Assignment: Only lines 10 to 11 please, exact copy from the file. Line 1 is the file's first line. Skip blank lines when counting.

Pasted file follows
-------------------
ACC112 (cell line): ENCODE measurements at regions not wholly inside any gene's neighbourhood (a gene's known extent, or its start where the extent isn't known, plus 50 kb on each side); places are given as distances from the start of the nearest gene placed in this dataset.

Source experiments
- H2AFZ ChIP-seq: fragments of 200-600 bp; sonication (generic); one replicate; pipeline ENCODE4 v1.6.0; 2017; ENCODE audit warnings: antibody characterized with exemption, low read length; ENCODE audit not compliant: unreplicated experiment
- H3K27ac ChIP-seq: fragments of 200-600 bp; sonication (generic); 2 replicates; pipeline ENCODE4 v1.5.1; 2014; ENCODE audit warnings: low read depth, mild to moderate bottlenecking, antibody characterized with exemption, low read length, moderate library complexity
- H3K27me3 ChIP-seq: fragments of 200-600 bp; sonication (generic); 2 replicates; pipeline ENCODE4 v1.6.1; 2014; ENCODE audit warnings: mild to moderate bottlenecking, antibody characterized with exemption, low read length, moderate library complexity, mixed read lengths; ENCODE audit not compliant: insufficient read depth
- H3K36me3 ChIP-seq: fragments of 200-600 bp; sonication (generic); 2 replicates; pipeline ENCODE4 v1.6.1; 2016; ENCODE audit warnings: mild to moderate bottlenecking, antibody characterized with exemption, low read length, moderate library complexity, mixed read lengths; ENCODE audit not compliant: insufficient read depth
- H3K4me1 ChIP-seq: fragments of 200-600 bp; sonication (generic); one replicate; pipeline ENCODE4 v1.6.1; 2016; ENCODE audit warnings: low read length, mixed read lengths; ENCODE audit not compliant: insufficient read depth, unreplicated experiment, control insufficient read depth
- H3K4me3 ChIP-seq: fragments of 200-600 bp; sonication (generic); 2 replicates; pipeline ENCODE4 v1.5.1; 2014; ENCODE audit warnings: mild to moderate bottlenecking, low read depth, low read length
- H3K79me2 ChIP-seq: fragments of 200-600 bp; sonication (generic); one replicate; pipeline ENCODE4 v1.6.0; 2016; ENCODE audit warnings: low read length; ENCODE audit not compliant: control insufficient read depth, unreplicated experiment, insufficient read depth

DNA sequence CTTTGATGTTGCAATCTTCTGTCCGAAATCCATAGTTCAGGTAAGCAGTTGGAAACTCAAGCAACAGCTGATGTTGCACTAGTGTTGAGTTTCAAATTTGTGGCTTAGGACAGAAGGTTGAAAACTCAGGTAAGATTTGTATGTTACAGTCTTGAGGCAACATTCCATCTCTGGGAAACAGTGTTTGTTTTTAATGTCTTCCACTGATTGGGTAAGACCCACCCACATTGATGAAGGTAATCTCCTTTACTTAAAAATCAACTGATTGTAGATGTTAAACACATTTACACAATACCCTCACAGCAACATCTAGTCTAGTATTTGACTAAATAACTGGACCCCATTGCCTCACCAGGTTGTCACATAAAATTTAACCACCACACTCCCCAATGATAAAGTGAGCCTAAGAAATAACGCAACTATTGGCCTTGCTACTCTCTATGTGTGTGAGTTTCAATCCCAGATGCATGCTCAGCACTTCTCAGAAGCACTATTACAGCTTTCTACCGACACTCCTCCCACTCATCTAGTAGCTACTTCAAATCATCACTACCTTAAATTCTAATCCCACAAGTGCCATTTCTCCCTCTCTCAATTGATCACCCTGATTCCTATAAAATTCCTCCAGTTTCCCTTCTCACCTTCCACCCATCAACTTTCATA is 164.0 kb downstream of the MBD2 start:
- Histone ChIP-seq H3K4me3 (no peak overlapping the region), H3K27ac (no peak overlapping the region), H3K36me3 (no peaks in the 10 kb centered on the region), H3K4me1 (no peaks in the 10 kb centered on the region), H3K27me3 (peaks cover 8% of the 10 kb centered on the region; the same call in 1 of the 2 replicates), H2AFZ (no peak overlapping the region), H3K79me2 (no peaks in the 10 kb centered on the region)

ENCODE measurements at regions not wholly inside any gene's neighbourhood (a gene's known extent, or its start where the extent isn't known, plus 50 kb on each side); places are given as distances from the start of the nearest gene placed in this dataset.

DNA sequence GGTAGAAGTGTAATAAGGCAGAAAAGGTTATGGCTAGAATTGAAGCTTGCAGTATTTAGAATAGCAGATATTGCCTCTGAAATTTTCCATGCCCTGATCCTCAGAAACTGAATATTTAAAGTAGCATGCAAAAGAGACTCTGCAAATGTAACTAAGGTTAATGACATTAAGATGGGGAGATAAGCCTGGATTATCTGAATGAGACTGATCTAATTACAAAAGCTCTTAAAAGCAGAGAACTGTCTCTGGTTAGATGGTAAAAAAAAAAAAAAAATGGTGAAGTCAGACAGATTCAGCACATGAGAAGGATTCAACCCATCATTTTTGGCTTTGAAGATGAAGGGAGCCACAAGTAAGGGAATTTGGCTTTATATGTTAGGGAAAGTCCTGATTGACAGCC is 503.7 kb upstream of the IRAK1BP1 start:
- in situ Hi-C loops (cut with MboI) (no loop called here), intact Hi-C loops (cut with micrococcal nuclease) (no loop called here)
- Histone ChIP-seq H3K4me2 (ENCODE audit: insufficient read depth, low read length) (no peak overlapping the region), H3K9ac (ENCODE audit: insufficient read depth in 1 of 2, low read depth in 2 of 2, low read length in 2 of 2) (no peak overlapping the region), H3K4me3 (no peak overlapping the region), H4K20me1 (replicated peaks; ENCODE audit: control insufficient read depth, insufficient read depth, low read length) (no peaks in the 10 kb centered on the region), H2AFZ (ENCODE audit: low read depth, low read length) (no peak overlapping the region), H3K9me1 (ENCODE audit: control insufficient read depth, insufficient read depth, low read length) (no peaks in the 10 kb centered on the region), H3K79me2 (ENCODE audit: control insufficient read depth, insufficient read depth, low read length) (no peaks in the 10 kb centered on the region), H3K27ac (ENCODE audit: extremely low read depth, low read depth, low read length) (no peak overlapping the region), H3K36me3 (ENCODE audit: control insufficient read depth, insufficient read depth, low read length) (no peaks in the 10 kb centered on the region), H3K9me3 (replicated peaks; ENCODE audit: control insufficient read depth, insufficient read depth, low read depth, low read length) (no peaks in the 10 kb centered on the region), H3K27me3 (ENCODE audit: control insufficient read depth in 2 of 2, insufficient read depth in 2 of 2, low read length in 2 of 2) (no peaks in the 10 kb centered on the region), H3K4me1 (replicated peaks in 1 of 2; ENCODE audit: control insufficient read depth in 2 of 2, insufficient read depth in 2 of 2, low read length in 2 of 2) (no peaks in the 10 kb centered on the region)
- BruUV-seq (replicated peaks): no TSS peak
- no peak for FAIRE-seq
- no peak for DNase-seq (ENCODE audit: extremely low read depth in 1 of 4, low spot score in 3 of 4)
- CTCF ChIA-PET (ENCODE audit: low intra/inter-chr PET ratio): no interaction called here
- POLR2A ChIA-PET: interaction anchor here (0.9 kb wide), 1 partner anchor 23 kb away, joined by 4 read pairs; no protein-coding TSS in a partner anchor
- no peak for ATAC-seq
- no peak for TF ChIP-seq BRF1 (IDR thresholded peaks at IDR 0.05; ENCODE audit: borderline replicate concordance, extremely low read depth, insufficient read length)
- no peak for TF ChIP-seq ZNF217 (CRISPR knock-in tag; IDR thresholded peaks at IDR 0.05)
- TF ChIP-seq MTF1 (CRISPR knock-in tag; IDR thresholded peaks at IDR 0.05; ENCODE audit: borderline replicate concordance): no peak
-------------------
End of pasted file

DNA sequence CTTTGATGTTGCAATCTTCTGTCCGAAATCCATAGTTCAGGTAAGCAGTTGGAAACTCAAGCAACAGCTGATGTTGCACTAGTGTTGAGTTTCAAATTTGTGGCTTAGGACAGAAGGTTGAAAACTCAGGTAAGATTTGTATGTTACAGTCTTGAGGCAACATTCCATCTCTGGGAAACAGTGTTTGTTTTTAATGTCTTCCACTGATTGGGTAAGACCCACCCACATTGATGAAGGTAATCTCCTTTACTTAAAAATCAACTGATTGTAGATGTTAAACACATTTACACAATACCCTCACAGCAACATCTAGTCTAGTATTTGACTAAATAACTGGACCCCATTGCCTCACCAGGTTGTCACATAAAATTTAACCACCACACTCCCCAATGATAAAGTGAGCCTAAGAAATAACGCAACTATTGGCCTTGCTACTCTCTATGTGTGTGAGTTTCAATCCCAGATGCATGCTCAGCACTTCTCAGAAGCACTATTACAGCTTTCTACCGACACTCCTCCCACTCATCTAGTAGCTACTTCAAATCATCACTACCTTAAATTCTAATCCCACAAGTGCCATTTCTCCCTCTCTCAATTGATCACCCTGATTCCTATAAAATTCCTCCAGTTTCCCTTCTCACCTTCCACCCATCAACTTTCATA is 164.0 kb downstream of the MBD2 start:
- Histone ChIP-seq H3K4me3 (no peak overlapping the region), H3K27ac (no peak overlapping the region), H3K36me3 (no peaks in the 10 kb centered on the region), H3K4me1 (no peaks in the 10 kb centered on the region), H3K27me3 (peaks cover 8% of the 10 kb centered on the region; the same call in 1 of the 2 replicates), H2AFZ (no peak overlapping the region), H3K79me2 (no peaks in the 10 kb centered on the region)